Blankie Status: 4

Blanket: Unfinished

Katie: Still Pregnant- but I think we can all agree that’s not going to to on much longer.katieplan 2015-07-03

Number of stitches on the needle: Approximately 280, but that, my friends, is nothing but an educated guess.  I’m not wasting knitting time counting anything.

Number of skeins so far: 8 and 1/3.

Number of skeins remaining: A rather disconcerting 1 and 2/3.

The point at which I snapped and tried to order more online as an insurance measure, only to discover that it’s out of stock: Yesterday morning. It will be enough. There is enough. It’s fine.

Number of repeats of the edging I’ve knit: 43 out of about 60, or as I like to say, who the hell cares, this is never going to end.

Number of readers who have encouraged me to stop where I am because it looks great: Lots. You guys are awesome, and it does look great, but I can’t stop where I am, even though the finished part looks great – the problem is construction.  Look. I drew you a picture.

blankieplan 2015-07-03

The middle part of the blankie was worked back and forth. Then I picked up all the way around it, and knit in circles until I’d completed the border. Then, I cast on a whack of stitches for the edge, and the edging is worked back and forth again.  Every time I get to the blanket edge, one stitch from the edging is worked together with one stitch from the blanket border. That’s sort of like casting off. One stitch goes away for every two rows.

Get it? In this picture, I’ve drawn what’s happening, and where I’m at in the process.

blankieplandet 2015-07-03


That means I can’t stop, it’s not like I’m still knitting in the round – if I were, I could choose to make the edging any depth I wanted to. If I stop now I’ll have a big part with no edge at all.

Number of times I’ve thought this was a pretty bad choice on my part: 98736354

Attitude of knitter: Let’s not discuss it. I’m trying to cut back on the swearing.

blankieplanwhole 2015-07-03

(PS. Thanks so very much with the help getting me to my public goal! (And yeah, I have a secret other goal in my heart. It’s a little higher.) Everything now is gravy. Amazing, special, unbelievable gravy. You’re all beyond amazing, and I don’t know how the world would get by without the kindness of knitters. For those of you who wanted to wait to donate so that you could make our phones “ding” while we were riding,  Ken and I will be on our bikes tomorrow from 8am – 3pm for 114kms, and again on Sunday from 10:30- 4. (Another 100kms. This is the weekend we need to complete our back-to-backs, and we’re on it.)

(PPS. Yeah, that riding time is going to effect the knitting time. I’m trying not to think about it.)

91 thoughts on “Blankie Status: 4

  1. Oh, it’ll be fine.
    (Fingers crossed.)
    Really, just knit fast because the suspense is killing us, and indeed, Katie looks like she can’t hold out much longer.

  2. I believe the quote most apropos to your your knitting situation is, “We have met the enemy and he is us.” Knit on, and may your ride be marked my many little pings of encouragement.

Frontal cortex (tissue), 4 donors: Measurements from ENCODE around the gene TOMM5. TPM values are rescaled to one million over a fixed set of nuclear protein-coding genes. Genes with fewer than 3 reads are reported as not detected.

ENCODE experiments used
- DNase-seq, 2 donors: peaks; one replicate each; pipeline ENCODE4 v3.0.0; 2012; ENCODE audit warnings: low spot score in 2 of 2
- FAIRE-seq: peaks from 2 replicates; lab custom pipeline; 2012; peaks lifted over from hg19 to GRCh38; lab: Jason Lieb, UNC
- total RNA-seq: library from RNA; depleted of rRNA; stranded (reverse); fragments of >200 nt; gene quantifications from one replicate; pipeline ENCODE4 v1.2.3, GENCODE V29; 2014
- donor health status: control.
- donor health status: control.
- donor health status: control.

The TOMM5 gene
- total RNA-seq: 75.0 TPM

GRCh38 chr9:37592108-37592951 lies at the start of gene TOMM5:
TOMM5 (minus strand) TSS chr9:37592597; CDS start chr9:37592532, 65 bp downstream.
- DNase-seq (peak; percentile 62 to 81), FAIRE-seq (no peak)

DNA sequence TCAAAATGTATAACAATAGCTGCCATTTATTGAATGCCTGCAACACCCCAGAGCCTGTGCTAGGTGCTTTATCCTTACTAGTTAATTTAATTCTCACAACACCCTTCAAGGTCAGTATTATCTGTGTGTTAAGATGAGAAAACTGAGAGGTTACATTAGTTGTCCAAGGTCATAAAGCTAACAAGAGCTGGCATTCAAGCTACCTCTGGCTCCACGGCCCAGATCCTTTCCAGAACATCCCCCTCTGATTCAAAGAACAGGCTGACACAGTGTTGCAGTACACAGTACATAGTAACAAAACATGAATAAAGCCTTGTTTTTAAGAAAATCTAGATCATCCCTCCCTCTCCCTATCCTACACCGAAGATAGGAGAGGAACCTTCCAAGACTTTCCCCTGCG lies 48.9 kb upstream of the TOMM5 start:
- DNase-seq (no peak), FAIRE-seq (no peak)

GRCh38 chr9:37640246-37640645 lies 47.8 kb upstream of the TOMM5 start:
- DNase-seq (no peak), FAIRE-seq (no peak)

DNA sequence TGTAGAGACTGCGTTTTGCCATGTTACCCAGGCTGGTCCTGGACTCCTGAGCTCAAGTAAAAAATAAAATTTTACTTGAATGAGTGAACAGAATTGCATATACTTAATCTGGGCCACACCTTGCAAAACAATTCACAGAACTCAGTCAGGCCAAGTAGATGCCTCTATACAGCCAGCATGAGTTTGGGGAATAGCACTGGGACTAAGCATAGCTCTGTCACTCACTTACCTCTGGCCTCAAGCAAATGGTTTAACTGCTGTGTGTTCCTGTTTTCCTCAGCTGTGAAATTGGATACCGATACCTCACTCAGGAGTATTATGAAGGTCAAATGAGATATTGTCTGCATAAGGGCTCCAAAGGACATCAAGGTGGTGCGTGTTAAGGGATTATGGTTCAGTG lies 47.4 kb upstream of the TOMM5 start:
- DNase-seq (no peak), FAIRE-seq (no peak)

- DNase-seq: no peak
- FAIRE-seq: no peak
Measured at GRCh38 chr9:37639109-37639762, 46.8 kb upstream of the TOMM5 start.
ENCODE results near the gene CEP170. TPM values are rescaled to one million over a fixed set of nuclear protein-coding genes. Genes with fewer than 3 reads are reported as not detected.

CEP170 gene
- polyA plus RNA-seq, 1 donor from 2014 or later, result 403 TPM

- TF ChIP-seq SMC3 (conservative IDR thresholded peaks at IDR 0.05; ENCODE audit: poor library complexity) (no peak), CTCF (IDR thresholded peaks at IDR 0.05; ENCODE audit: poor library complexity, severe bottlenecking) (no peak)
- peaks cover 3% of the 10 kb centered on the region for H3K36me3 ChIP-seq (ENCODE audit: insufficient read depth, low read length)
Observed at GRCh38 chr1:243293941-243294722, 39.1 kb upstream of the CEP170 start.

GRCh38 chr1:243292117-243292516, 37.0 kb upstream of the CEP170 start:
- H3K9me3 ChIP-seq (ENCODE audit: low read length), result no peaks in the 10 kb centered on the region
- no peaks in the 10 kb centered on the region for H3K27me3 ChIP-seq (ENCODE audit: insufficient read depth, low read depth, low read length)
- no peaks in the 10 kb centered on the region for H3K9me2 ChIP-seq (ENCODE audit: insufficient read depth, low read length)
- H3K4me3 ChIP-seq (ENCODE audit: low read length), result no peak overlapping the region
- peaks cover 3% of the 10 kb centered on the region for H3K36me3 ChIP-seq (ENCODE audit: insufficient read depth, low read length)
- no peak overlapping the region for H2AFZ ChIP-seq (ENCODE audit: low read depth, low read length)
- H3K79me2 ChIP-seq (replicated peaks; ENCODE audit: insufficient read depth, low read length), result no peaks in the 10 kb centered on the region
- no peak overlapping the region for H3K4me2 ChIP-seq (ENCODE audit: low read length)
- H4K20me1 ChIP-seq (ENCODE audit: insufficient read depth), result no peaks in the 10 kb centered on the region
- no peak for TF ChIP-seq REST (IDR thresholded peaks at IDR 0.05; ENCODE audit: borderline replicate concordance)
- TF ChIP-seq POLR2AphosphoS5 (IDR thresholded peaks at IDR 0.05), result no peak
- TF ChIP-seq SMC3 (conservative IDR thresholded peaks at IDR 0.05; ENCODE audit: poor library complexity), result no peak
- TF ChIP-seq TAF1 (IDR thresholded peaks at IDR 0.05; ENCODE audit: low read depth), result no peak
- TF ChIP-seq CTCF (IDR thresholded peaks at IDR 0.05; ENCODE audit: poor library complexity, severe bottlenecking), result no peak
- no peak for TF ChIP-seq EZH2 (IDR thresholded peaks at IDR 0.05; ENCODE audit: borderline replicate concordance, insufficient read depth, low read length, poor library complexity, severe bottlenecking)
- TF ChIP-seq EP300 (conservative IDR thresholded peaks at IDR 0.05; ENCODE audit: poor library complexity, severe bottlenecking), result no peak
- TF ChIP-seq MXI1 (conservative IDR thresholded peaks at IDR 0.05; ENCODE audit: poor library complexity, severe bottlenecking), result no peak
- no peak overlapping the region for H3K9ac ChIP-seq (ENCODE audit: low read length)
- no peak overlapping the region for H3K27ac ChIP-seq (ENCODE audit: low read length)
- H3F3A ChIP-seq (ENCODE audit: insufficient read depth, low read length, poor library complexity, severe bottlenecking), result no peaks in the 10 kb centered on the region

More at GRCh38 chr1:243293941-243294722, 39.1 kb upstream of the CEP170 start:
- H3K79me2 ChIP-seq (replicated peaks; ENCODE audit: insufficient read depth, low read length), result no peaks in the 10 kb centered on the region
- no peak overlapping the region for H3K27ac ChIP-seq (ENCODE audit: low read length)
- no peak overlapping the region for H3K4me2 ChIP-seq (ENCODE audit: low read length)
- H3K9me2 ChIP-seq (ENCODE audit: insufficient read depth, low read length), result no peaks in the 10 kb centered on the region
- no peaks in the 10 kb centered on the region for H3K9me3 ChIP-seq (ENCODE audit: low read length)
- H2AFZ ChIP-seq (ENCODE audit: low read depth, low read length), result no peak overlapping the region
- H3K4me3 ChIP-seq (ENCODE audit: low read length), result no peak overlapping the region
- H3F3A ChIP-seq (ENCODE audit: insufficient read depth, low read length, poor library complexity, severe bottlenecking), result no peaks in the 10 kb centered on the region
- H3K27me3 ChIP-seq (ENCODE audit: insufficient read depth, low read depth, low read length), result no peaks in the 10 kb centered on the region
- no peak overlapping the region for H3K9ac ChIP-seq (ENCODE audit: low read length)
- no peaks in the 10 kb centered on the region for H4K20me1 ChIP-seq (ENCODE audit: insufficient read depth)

3. You are a genius of wool. Which means, like many geniuses, you’re a little crazy. I’m sure it will be fine! It’s gorgeous.

  4. The blanket that you are making is fabulous and I am sure it will be loved and cherished. I know that your riding will cut into your knitting time (if there was a way to do both, I am sure you would have figured it out!), but it dawned on me that the riding for such a cause will certainly make the world a better place for the new little one. In a way, you are still making something. Ride and knit on!!!

  5. The blanket is gorgeous! Sorry to hear that you can’t get any more of the yarn. However, you have a LARGE following, m’dear. Why not tell us the information about the skeins you need? Perhaps someone would be willing to send a skein or two to you as insurance. Lord knows we’ve pulled off stranger and more wonderful things before. Just sayin’…

      • Yes, buuuuut, perhaps if it is really close, it would be worth recieving and tracking a few skeins. Hoping one matches, and sending the rest back?

        It really is a BEAUTIFUL blankie. Good luck, I’m holding my breath anxiously to see if you have enough 🙂

  6. WOW! I am number 7 in the cue? REALLY!! Boy what a great Friday!
    Steph! Keep going!! Pretend it is the last mile to the finish line of the Bike Rally and your hands will go FASTER…..!!!
    Can’t donate anything to anyone right now. There are candidates for President 2016 I can’t donate to. We are getting all bad credit issues resolved and back bills paid. Lots of KEEP TO THE BUDGET..and NO EXTRAS…yarn included (snif) All I can offer is moral support.
    Thanks for the explanation of how the blankie is built.


  7. The blanket is *amazing*!!! Yes, let us know what yarn you need – I’m sure that can be put into motion while you’re on your bike this weekend!!

  8. Every member of Team Knit has met their goal; now let’s help them blow right through it and keep on going!
    If we each think of something we want to honor by donating – or donating again, that should do it. Let’s knock Ken and Steph halfway off their bikes this weekend with all the dings!

  9. OK, I wonder whether my math is correct. When you had done 24.5 repeats, you had 2 2/3 skeins left. Now you’ve done 43 repeats and you have 1 2/3 skeins left. That means you used 1 skein for 18.5 repeats. You have 17 repeats left which should take no more than 1 skein. And there’s 2/3 skein left for any fractions we may have failed to take into account. It SHOULD work, Stephanie. Take a deep breath, and knit on. Weather forecast is good for your two rides this weekend. Hope all this good news helps.

  10. Fingers crossed the baby waits…..when I am freaking out about how much yarn is left, I get out the digital scales and weigh what I used and what I have left and do the math . If you add in the weight of the needle not in the work, the result is quite accurate.